New testimony in the first trial of some 10,000 cases over the DePuy ASR metal-on-metal hip device reveals that Johnson & Johnson’s DePuy Orthopaedics unit pulled the now-recalled device off the market over safety concerns.
The testimony, presented by DePuy ASR designer and engineer, Graham Isaac, is in stark contrast to what Andrew Ekdahl, president of DePuy Orthopaedics said in taped testimony presented to jurors last week. In fact, throughout his previously taped deposition, Ekdahl maintained that 93,000 DePuy ASR hip devices were recalled, not for safety reasons, but because the devices, “did not meet the clinical needs for the product.” Ekdahl later stated “It was taken off the market because it did not meet the clinical needs for the product in the marketplace,” according to Bloomberg.com previously. The ASR device was recalled in August 2010.
Isaac was questioned by the attorney representing Loren Kransky, 65, the plaintiff in the case, about the ASR XL’s “higher than expected” failure rate, which prompted the recall. When asked if the failure rate “was a safety issue, right?” Isaac, agreed that it was, said Bloomberg.com. When the device was recalled, Johnson & Johnson said that 12 percent of the DePuy ASRs failed. Kransky and his attorneys contend that officials at DePuy were aware the failure rate was higher than public figures indicated.
Kransky’s attorney told jurors that a 2011 internal DePuy review revealed a 37 percent failure rate in ASRs within 4.5 years and noted that Australian national joint registry data from last year indicated a 44 percent failure rate after seven years, said Bloomberg.com.
Isaac explained to jurors that “patients are always exposed to ions” of the materials used in the devices, whether they be all metal or other components, said Bloomberg.com. Isaac also said that scientists and doctors have not yet agreed on what is considered a safe ion exposure level; however, when asked if 50 microns of ions would be safe, Isaac stated, “that would be high.” When Isaac was asked if he would have recommended DePuy not release the ASR hip to market if he knew the device would expose patients to 50 microns of the ions, he admitted, “In all likelihood, no.”
According to Kransky, debris from his ASR device blackened tissue and entered his bloodstream, said Bloomberg Businessweek previously. Johnson & Johnson denies the accusations and blames Kransky’s issues on his health, calling Kransky a vasculopath, which means his body is riddled with diseased blood vessels.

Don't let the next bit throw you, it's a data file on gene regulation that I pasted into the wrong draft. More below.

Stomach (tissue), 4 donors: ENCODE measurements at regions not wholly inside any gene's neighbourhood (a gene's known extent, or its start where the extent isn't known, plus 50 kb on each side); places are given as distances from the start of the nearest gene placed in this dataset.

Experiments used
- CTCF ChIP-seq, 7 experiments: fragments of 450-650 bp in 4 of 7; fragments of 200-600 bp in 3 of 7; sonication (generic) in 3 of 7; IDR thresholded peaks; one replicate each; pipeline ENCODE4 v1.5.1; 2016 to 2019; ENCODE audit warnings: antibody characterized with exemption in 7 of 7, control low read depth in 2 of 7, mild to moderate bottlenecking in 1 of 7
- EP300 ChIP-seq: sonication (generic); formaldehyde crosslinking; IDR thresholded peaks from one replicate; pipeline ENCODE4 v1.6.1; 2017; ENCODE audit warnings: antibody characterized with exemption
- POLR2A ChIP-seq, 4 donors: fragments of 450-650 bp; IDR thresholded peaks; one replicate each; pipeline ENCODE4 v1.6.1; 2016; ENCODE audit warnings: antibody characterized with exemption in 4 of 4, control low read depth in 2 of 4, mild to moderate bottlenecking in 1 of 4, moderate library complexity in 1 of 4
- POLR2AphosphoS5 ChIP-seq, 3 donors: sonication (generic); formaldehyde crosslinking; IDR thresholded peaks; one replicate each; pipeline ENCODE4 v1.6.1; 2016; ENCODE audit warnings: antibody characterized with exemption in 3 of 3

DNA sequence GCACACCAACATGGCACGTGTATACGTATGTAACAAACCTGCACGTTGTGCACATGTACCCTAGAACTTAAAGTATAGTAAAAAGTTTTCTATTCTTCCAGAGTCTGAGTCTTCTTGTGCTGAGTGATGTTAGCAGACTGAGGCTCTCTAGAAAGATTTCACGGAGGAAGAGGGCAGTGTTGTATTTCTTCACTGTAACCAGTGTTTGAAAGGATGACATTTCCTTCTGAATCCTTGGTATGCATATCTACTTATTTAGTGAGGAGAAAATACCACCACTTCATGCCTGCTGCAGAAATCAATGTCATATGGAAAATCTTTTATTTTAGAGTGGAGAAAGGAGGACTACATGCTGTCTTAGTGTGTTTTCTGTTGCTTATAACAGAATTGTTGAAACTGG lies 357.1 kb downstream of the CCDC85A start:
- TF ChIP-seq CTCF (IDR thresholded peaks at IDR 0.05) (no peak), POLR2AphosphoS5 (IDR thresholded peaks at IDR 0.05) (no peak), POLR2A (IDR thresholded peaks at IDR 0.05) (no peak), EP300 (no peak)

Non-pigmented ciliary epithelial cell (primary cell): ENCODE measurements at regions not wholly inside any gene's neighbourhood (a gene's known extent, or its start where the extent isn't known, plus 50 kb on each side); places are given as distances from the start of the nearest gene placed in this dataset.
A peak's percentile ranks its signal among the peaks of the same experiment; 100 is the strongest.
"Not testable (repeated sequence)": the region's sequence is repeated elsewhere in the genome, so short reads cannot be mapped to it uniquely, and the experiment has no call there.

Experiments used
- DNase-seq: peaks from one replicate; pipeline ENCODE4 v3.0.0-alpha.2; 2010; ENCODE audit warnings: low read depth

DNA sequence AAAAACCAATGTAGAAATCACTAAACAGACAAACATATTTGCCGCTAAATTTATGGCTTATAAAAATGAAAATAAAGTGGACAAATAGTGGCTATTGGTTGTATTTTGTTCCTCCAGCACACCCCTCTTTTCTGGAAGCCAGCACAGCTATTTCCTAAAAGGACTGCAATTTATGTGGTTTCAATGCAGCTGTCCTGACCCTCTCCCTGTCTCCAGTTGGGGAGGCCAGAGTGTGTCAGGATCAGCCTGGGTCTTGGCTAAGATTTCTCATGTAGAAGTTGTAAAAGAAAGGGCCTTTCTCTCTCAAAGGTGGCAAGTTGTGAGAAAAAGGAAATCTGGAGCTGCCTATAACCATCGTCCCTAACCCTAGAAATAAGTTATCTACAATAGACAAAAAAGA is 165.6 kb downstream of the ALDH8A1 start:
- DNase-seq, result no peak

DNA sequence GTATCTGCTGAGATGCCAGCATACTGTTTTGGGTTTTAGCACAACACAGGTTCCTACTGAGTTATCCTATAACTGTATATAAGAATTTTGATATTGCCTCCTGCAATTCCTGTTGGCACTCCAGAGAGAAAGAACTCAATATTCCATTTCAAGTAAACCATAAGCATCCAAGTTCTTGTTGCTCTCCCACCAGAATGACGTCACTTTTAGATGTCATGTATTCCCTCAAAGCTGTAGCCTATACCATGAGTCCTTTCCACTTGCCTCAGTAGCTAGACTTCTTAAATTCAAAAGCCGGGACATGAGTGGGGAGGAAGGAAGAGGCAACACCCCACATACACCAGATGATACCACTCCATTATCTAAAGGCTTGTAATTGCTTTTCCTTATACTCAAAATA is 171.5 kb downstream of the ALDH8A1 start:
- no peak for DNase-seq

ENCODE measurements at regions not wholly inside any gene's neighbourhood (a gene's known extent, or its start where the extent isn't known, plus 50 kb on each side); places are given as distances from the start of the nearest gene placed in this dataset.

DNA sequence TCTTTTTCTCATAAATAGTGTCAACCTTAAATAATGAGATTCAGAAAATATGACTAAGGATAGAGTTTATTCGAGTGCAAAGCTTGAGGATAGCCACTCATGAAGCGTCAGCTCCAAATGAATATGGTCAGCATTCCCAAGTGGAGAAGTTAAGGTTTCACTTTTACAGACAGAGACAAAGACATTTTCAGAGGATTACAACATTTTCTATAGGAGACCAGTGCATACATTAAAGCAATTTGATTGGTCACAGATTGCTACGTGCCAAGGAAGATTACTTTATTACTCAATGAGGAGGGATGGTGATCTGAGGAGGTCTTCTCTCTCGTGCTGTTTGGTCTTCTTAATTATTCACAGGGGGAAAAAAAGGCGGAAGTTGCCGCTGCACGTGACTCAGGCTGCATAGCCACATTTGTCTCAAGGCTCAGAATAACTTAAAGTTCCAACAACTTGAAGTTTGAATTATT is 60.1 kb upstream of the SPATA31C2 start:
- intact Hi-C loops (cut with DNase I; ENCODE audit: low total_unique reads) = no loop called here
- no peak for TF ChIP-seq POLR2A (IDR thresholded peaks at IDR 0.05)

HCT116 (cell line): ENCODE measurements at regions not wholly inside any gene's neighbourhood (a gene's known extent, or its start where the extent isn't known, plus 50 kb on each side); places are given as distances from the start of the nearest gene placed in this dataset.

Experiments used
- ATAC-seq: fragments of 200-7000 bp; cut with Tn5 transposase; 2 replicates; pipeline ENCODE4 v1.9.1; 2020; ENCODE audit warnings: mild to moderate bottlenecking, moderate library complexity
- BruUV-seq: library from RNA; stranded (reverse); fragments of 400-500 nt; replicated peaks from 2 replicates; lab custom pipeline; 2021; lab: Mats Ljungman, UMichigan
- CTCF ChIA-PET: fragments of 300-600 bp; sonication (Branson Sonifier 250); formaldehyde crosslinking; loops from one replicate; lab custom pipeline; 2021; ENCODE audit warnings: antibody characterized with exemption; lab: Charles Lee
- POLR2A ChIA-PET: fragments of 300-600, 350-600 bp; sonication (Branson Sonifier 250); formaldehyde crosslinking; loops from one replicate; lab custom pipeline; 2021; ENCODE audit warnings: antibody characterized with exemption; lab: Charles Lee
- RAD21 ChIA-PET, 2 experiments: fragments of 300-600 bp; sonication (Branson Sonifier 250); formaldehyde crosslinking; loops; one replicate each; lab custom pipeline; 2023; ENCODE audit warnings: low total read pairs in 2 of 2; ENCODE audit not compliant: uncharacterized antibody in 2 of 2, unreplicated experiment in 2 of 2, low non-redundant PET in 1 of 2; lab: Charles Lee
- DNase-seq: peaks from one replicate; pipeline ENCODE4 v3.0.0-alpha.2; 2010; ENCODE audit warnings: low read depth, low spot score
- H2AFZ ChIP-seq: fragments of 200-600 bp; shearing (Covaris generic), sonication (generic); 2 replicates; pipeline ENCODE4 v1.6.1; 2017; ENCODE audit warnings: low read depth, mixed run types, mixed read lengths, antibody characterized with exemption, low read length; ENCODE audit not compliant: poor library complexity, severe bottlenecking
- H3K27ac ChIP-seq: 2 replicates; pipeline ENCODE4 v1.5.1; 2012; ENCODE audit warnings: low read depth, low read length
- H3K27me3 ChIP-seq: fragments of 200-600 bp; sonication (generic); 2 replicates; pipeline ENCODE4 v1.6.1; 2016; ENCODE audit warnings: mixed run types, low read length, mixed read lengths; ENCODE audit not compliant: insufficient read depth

The California Poison Control System has said that cobalt levels above seven micrograms per liter are considered harmful. Kransky, who was implanted with the ASR in December 2007 had a cobalt level of 53.6 on September 1, 2011—nearly eight times greater than the acceptable level, wrote Businessweek. Kransky’s cobalt level dropped to five micrograms per liter in February 2012 after he underwent revision surgery to remove and replace the ASR.
As we’ve long written, research has linked metal-on-metal hip implant devices, such as the DePuy ASR, to an increasing array of adverse events that include tissue necrosis, pain at the implant site that sometimes spreads to the groin and back, inflammation, swelling, metal poisoning, high failure rates, osteolysis (bone loss), and fluid collection/solid masses around the hip joint. The issue appears to be with the metal used in the construction of the implants, which was touted to last for at least two decades. More and more, reports and research indicate that some patients have required painful revision surgeries just two or three years after original implantation.
Earlier last month, the U.S. Food & Drug Administration (FDA) issued new guidelines for patients with metal-on-metal hip implants, warning that the devices can cause bone and tissue damage due to the release of metal ions, and advising patients who experience pain; swelling; a change in their ability to walk; or who hear noises emanating from the hip, such as popping, squeaking, and grinding, to speak with their physicians. These symptomatic patients should be considered for metal ion testing, the agency said. The FDA also recommended that metal-on-metal hip implant patients undergo regular physical examinations, routine radiographs, and diagnostic imaging for ongoing assessment of patient reaction to metal-on-metal devices.